I am not a performer but occasionally I deliberately work in a public context. Some sculptures need the movement of people around them to work. ---->>>

It's frightening and unnerving to watch a stone melt. ---->>>

Once the fired stone is out of the kiln, it is still possible to mentally reconstruct it in its original form. ---->>>

The early firings contained many stones. ---->>>

The relationship between the public and the artist is complex and difficult to explain. There is a fine line between using this critical energy creatively and pandering to it. ---->>>

I soon realised that what had happened on a small scale cannot necessarily be repeated on a larger scale. The stones were so big that the amount of heat required was prohibitively expensive and wasteful. ---->>>

Abandoning the project was incredibly stressful after having gone through the process of building the room, installing the kiln, collecting the stones, sitting with the kiln day and night as it came to temperature, experiencing the failures. ---->>>

Fire is the origin of stone. By working the stone with heat, I am returning it to its source. ---->>>

I enjoy working in a quiet and subversive way. ---->>>

The stones tear like flesh, rather than breaking. Although what happens is violent, it is a violence that is in stone. A tear is more unnerving than a break. ---->>>

Some of the snowballs have a kind of animal energy. Not just because of the materials inside them, but in the way that they appear caged, captured. ---->>>

The first snowball I froze was put in my mother's deep freeze when I was in my early 20s. ---->>>

The reason why the stone is red is its iron content, which is also why our blood is red. ---->>>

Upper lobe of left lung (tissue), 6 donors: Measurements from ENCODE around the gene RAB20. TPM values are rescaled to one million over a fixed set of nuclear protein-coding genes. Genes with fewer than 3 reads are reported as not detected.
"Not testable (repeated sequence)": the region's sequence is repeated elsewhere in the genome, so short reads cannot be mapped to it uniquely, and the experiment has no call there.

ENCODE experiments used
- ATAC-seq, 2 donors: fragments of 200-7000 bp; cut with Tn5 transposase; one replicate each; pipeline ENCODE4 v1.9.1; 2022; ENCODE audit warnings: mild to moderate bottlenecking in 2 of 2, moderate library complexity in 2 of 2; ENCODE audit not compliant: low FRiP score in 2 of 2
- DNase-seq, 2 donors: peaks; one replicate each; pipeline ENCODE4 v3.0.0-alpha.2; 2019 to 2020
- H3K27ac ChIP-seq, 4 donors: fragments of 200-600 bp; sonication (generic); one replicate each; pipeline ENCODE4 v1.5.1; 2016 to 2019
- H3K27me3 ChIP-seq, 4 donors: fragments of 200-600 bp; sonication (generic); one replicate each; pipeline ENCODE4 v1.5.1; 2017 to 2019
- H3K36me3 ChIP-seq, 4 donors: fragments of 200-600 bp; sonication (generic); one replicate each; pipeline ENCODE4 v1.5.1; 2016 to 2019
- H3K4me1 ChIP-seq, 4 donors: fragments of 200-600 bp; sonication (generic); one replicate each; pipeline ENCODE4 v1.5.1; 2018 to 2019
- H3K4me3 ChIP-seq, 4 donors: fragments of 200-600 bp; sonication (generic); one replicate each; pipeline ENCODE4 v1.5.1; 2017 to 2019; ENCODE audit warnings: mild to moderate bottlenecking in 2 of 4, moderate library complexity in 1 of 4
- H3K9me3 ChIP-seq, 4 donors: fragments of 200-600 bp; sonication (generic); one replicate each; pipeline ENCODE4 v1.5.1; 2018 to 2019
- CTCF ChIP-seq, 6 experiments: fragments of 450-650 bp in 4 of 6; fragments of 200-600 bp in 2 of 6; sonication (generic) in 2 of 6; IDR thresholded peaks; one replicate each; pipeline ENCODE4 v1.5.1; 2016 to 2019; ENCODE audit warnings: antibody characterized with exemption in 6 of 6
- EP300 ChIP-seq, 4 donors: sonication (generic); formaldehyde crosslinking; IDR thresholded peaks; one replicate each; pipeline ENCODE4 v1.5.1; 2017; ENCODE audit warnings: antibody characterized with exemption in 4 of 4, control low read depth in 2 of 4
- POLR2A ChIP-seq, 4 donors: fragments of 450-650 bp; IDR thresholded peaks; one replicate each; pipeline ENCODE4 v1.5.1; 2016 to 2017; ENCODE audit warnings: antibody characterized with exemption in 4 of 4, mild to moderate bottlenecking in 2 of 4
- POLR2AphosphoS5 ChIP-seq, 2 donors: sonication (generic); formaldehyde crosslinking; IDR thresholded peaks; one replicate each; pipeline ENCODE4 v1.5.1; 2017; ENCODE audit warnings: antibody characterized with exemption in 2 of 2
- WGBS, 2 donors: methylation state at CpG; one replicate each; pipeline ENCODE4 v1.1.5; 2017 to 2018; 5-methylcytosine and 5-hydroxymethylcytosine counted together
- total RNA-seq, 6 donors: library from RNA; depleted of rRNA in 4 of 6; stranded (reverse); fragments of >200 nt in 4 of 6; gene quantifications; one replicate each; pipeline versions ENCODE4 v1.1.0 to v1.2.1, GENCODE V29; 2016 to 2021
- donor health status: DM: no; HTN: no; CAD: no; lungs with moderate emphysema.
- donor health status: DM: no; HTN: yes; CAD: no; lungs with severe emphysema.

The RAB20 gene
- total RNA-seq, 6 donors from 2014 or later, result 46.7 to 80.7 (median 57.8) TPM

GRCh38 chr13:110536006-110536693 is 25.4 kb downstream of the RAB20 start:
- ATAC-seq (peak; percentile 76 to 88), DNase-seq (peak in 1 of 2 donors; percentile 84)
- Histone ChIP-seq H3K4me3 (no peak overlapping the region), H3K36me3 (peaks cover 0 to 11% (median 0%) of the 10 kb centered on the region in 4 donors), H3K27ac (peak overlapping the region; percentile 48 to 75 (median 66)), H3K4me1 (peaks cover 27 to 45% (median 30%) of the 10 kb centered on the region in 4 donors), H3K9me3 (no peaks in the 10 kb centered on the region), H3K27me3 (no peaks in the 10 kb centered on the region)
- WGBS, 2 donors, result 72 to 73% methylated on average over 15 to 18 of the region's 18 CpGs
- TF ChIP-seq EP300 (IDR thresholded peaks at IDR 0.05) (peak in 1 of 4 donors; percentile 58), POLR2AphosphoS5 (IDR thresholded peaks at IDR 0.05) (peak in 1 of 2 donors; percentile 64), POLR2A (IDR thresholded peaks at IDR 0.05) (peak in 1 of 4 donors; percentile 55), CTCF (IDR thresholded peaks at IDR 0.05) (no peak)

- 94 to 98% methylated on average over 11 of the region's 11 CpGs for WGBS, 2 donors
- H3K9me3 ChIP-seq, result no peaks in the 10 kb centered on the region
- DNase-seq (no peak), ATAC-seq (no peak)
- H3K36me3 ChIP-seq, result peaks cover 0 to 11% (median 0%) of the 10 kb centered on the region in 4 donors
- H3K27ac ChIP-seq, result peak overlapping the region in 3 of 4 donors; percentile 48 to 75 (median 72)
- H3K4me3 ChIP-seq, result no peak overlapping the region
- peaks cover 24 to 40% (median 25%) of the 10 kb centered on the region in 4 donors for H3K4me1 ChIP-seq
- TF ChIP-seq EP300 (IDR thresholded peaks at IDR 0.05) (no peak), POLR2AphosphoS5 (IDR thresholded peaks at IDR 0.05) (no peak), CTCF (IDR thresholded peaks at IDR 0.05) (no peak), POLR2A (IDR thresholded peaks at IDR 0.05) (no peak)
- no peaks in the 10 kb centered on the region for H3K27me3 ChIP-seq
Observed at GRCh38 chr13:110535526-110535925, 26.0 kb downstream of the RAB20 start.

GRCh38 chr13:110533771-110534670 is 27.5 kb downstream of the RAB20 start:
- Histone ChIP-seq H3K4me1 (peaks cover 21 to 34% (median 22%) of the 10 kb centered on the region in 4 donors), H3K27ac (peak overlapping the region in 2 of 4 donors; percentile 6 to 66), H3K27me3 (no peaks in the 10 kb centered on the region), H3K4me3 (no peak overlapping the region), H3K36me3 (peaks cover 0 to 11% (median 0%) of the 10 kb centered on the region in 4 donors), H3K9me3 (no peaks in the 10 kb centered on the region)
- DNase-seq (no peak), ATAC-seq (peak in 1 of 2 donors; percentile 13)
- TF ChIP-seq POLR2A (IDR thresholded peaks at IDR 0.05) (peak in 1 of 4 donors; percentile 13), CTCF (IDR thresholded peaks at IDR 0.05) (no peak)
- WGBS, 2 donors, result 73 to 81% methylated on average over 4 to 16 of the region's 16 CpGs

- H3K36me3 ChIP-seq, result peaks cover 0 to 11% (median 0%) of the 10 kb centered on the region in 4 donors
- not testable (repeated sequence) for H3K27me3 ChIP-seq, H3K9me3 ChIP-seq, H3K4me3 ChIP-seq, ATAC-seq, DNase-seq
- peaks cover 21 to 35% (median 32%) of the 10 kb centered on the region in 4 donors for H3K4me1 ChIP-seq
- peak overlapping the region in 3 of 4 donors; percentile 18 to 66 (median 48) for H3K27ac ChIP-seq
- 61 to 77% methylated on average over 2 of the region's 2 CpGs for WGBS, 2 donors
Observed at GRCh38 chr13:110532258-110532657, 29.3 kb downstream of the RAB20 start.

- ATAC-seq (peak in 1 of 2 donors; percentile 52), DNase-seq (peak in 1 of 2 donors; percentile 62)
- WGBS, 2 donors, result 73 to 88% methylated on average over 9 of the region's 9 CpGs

I did tests on small stones before collecting and committing myself to the larger ones. ---->>>

It takes between three and six hours to make each snowball, depending on snow quality. Wet snow is quick to work with but also quick to thaw, which can lead to a tense journey to the cold store. ---->>>

People do not realise that many of my works are done in urban places. I was brought up on the edge of Leeds, five miles from the city centre-on one side were fields and on the other, the city. ---->>>

Three or four stones in one firing will all react differently. I try to achieve a balance between those that haven't progressed enough and those about to go too far. ---->>>

Stones are checked every so often to see if any have split or at worst exploded. An explosion can leave debris in the elements so the firing has to be abandoned. ---->>>

The hardened mass of liquid stones had much stronger qualities than those which had simply torn. The skin remained a recognisable part of the molten stone. ---->>>

Biography

Nationality: British
Born: 07-26, 1956
Birthplace: Cheshire, England
Die:
Occupation: Artist
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Andy Goldsworthy OBE (born 26 July 1956) is a British sculptor, photographer and environmentalist producing site-specific sculpture and land art situated in natural and urban settings. He lives and works in Scotland.(wikipedia)